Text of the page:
The scope of disruptive sources is wide. Cyber is the cause of BI companies fear most (45% of responses); the second most important cause is the energy crisis (35%), followed by natural catastrophes (31%). The skyrocketing cost of energy has forced some energy-intensive industries to use energy more efficiently, move production to alternative locations or even consider temporary shutdowns. The resulting shortages threaten to cause supply disruption across a number of critical industries in Europe, including food, agriculture, chemicals, pharmaceuticals, construction and manufacturing, although warm winter conditions in Europe and stabilization of the price of gas is helping to ease the energy situation.
A possible global recession is another likely source of disruption in 2023, with potential for supplier failure and insolvency, which is a particular concern for companies with single or limited critical suppliers. According to Allianz Trade, global business insolvencies are likely to rise significantly in 2023: +19%.
Macroeconomic developments such as inflation or economic and financial market volatility rank as the third top risk for companies globally in 2023 (25%), up from #10 in 2022 – the first time this risk has appeared in the top three for a decade. All three major economic areas – the United States (US), China and Europe – are in a crisis mode at the same time, albeit for different reasons, according to Allianz Research, which forecasts recession in Europe and the US in 2023. Inflation is a particular concern as it is ‘eating’ into the price structure and profitability margins of many companies. Like the real economy, the financial markets are facing a difficult year, as central banks drain excess system-wide liquidity and trading volumes even in historically liquid markets decline.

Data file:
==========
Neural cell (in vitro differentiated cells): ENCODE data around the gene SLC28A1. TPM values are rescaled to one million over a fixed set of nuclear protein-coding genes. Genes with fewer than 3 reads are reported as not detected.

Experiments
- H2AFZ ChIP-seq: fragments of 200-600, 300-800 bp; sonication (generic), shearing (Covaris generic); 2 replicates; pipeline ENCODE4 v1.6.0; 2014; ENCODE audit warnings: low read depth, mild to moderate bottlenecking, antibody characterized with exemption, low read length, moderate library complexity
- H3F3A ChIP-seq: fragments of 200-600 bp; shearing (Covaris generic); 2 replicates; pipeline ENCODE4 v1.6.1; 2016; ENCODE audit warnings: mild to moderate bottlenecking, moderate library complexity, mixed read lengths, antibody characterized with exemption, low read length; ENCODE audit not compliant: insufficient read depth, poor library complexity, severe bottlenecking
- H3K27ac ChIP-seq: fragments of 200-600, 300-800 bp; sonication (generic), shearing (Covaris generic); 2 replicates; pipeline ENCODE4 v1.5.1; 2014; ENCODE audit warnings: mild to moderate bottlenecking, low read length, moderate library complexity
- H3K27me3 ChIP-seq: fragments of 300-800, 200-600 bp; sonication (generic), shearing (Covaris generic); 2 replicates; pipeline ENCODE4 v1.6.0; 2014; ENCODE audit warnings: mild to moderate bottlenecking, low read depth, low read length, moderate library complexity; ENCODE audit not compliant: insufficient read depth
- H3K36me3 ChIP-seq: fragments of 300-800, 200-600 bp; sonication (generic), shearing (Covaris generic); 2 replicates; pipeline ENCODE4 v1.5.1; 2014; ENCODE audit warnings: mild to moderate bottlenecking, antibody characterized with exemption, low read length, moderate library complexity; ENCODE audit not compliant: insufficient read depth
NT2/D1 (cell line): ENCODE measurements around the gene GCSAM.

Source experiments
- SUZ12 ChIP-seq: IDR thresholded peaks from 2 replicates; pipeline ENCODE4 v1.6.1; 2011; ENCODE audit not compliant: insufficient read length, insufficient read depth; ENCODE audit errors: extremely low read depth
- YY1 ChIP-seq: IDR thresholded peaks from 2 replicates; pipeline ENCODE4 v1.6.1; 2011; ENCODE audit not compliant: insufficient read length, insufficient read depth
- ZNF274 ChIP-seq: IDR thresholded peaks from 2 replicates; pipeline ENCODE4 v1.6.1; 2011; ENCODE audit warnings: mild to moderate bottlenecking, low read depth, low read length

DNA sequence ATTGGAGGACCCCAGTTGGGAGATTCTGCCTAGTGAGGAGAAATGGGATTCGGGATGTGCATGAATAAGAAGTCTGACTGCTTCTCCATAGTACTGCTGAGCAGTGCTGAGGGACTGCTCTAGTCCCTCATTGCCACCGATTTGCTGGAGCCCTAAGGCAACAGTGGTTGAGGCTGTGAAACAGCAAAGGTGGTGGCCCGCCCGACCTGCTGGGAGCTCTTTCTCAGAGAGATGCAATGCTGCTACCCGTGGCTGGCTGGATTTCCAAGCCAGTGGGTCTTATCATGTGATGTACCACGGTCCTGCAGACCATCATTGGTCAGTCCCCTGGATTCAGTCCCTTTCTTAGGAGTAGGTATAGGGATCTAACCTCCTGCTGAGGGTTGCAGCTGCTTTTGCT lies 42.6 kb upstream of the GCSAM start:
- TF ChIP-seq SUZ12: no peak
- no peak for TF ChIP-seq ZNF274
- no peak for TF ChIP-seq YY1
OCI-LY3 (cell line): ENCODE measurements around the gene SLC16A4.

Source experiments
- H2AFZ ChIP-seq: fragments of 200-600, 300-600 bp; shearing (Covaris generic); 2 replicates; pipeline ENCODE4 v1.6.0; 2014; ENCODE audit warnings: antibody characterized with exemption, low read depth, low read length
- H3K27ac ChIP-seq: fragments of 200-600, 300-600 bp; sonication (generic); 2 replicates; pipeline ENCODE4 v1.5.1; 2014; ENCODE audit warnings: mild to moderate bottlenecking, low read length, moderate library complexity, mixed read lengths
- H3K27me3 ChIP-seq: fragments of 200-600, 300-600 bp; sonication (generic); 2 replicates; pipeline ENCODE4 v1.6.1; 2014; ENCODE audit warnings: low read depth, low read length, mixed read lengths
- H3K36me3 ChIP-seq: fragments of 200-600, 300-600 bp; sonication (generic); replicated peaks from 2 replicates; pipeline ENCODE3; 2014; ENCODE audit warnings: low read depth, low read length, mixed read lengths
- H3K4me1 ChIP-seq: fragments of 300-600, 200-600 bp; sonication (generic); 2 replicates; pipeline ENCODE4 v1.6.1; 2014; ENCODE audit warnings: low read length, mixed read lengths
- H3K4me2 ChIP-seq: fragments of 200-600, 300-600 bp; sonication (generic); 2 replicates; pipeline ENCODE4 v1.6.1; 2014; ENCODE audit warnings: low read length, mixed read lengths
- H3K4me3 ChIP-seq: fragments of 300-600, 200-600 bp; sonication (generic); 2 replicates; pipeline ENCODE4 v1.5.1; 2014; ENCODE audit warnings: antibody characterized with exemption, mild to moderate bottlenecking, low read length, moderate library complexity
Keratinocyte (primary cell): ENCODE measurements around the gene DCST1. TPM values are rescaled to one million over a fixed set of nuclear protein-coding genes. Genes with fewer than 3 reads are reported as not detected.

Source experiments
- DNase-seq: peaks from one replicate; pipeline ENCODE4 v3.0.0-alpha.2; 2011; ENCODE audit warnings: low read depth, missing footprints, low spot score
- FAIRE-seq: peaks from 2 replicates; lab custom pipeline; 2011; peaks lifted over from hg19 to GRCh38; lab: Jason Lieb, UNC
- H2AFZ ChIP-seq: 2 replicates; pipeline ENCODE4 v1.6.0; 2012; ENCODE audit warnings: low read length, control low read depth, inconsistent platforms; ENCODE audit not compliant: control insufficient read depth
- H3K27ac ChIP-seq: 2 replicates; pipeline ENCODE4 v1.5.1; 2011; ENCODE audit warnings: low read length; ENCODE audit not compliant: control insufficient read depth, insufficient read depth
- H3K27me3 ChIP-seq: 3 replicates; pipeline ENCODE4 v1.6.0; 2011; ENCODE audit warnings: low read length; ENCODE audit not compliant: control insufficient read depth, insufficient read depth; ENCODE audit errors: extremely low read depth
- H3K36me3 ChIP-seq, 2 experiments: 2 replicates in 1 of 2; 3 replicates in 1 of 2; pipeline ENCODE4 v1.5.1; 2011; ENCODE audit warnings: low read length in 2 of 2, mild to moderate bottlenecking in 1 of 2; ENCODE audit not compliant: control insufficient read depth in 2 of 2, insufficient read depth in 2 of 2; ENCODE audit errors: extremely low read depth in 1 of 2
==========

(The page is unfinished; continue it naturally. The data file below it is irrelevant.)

“2023 will be a challenging year; in purely economic terms, it is likely to be a year to forget for many households and companies. Nevertheless, there is no reason to despair,” says Ludovic Subran, Chief Economist at Allianz. “For one thing, the turnaround in interest rates is helping, not least for millions of savers. The medium-term outlook is also much brighter, despite – or rather because of – the energy crisis. The consequences, beyond the expected recession in 2023, are already becoming clear: a forced transformation of the economy in the direction of decarbonization as well as increased risk awareness in all parts of society, strengthening social and economic resilience.”
Risk risers and fallers
The Energy crisis is the biggest risk riser in the Allianz Risk Barometer appearing for the first time at #4 (22%). Some industries, such as chemicals, fertilizers, glass, and aluminum manufacturing, can be reliant on a single source of energy – Russian gas in the case of many European countries – and are therefore vulnerable to disruption to energy supply or price increases. If such base industries struggle, repercussions can be felt further down the value chain in other sectors. According to Allianz Trade, the energy crisis will remain the largest profitability shock for European countries in particular. At current levels, energy prices would wipe out the profits of most non-financial corporates as pricing power is diminishing amid slowing demand.
Driven by 2022 being another year of turmoil with conflict and civil unrest dominating the news, Political risks and violence is a new entry at #10 (13%). Aside from war, companies are also concerned about increasing disruption from strikes, riots and civil commotion activity as the cost-of-living crisis bites in many countries.
Despite dropping in the ranking year-on-year, Natural catastrophes (19%) and Climate change (17%) remain major concerns for businesses. In a year that included Hurricane Ian, one of the most powerful storms recorded in the US, record-breaking heatwaves, droughts and winter storms around the world, and $100bn+ of insured losses, they still rank in the top seven global risks.